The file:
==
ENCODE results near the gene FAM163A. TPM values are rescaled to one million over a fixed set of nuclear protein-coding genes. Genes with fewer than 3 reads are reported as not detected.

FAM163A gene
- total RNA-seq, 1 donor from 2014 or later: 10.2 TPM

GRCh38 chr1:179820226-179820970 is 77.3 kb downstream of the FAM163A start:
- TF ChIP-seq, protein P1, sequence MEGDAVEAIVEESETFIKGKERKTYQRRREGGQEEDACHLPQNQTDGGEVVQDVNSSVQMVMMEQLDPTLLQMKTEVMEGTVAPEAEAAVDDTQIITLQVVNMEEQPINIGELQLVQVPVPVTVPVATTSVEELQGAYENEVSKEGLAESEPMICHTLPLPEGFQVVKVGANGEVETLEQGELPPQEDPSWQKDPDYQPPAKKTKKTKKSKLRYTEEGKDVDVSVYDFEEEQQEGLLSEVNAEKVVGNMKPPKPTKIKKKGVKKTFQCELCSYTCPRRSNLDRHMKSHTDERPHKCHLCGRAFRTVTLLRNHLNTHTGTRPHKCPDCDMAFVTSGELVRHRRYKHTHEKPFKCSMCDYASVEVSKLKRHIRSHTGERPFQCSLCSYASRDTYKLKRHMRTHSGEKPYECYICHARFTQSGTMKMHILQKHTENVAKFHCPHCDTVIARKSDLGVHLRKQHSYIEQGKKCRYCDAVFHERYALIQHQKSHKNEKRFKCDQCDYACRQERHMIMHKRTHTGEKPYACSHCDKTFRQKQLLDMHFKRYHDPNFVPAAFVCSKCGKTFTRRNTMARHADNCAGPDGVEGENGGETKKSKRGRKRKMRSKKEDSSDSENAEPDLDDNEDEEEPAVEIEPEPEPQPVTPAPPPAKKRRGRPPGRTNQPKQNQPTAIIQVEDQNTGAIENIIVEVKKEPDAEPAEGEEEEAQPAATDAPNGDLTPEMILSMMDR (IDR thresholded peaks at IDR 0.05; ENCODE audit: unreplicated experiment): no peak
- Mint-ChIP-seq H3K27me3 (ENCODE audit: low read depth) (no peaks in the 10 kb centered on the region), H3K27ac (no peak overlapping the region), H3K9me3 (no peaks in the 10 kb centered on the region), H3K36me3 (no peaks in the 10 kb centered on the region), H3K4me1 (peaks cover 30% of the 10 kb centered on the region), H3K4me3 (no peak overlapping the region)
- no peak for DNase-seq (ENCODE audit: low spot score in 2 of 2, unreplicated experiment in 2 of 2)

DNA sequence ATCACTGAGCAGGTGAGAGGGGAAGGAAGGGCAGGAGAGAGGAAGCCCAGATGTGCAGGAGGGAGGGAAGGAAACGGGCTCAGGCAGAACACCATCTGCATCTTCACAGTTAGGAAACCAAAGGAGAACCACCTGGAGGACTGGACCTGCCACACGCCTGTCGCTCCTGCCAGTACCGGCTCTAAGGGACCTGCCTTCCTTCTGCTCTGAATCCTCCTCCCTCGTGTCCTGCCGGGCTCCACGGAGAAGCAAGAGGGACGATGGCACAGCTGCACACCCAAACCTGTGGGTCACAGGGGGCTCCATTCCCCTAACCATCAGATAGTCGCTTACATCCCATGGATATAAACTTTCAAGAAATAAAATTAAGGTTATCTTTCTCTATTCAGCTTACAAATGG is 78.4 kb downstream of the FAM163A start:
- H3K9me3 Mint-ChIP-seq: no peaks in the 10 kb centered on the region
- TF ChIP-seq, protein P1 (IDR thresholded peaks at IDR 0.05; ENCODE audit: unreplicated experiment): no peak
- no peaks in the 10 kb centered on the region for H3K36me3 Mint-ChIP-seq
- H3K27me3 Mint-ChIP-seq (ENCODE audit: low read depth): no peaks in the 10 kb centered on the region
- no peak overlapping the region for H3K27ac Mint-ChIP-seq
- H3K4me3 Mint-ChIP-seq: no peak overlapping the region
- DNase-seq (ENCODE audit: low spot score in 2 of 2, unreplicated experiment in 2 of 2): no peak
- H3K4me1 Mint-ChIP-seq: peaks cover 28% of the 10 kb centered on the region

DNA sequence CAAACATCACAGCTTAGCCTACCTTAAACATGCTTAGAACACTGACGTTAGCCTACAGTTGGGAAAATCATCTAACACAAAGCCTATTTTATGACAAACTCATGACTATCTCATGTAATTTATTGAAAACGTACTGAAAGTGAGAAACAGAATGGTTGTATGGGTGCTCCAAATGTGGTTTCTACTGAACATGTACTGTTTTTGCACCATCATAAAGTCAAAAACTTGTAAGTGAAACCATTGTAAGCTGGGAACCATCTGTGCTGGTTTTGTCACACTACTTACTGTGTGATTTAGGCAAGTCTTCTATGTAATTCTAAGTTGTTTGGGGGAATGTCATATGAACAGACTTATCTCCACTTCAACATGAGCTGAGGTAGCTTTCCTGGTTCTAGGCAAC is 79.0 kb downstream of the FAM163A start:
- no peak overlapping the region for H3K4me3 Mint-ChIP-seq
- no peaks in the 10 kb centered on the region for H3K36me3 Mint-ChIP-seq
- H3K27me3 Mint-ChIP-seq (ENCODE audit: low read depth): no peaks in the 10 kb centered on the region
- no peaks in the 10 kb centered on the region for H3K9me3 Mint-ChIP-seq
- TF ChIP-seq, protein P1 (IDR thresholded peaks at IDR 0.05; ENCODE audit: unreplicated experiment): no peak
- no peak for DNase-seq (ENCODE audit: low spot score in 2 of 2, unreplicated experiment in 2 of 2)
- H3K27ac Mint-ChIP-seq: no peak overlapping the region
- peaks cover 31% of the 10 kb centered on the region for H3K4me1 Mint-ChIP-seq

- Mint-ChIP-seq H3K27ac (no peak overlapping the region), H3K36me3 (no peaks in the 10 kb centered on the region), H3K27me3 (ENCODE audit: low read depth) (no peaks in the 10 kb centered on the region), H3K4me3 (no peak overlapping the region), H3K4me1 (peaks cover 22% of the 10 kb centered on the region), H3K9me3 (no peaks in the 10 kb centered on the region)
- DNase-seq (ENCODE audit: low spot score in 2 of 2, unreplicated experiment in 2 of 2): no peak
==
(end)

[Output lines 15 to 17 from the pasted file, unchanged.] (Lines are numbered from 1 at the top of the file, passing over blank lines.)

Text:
- DNase-seq (ENCODE audit: low spot score in 2 of 2, unreplicated experiment in 2 of 2): no peak
- H3K4me1 Mint-ChIP-seq: peaks cover 28% of the 10 kb centered on the region

DNA sequence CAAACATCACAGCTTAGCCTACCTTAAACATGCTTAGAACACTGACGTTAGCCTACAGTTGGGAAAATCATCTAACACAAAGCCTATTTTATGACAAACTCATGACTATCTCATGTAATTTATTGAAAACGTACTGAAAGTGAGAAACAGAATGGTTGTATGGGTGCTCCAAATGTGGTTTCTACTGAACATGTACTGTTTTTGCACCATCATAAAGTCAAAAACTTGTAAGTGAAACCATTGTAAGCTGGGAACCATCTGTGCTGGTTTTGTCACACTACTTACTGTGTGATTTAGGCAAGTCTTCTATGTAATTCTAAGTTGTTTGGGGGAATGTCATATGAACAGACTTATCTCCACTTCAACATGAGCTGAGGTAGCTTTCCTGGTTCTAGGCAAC is 79.0 kb downstream of the FAM163A start: